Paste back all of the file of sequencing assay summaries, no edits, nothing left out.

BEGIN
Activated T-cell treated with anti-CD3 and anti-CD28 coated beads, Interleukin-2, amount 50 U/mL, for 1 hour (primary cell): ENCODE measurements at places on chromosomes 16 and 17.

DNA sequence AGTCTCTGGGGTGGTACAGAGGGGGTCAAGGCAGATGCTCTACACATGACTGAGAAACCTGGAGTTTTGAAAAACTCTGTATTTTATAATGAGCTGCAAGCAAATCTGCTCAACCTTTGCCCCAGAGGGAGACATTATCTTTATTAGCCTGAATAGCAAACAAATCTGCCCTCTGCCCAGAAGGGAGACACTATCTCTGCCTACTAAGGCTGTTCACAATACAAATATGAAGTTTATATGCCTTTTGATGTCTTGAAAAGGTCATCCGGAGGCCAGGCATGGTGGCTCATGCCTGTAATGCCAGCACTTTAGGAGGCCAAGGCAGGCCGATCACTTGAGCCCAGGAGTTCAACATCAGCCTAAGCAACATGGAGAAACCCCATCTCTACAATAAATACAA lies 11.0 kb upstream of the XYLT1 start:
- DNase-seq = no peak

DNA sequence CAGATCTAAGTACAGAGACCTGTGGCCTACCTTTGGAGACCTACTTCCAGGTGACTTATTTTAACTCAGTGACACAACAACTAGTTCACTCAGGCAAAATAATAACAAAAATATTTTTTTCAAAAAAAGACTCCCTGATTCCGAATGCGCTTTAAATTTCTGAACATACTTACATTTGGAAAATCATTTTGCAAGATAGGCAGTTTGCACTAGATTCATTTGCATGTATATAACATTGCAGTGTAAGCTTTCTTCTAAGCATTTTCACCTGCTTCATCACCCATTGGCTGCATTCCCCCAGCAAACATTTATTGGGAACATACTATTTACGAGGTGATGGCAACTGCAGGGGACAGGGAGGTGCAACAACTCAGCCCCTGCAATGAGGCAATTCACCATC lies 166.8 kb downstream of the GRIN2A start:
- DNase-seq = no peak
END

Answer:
Activated T-cell treated with anti-CD3 and anti-CD28 coated beads, Interleukin-2, amount 50 U/mL, for 1 hour (primary cell): ENCODE measurements at places on chromosomes 16 and 17.

DNA sequence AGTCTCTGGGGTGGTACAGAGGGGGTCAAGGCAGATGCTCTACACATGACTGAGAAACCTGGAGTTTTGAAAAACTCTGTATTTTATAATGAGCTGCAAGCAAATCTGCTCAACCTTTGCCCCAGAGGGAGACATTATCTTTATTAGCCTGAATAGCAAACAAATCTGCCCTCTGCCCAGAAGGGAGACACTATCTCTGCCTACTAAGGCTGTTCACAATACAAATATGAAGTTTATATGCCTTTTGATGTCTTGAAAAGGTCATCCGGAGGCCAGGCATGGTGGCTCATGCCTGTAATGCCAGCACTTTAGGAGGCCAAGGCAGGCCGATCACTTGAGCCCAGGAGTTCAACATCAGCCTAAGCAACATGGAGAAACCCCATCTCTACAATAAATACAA lies 11.0 kb upstream of the XYLT1 start:
- DNase-seq = no peak

DNA sequence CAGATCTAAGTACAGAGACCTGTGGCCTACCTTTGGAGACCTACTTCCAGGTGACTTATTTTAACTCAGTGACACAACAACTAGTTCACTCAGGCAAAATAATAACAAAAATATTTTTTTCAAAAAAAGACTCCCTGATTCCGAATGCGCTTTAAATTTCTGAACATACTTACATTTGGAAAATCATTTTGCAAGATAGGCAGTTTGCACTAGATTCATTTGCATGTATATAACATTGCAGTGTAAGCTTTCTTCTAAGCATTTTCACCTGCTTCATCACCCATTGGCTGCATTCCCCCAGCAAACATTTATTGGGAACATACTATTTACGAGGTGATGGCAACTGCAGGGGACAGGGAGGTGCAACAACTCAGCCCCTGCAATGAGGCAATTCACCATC lies 166.8 kb downstream of the GRIN2A start:
- DNase-seq = no peak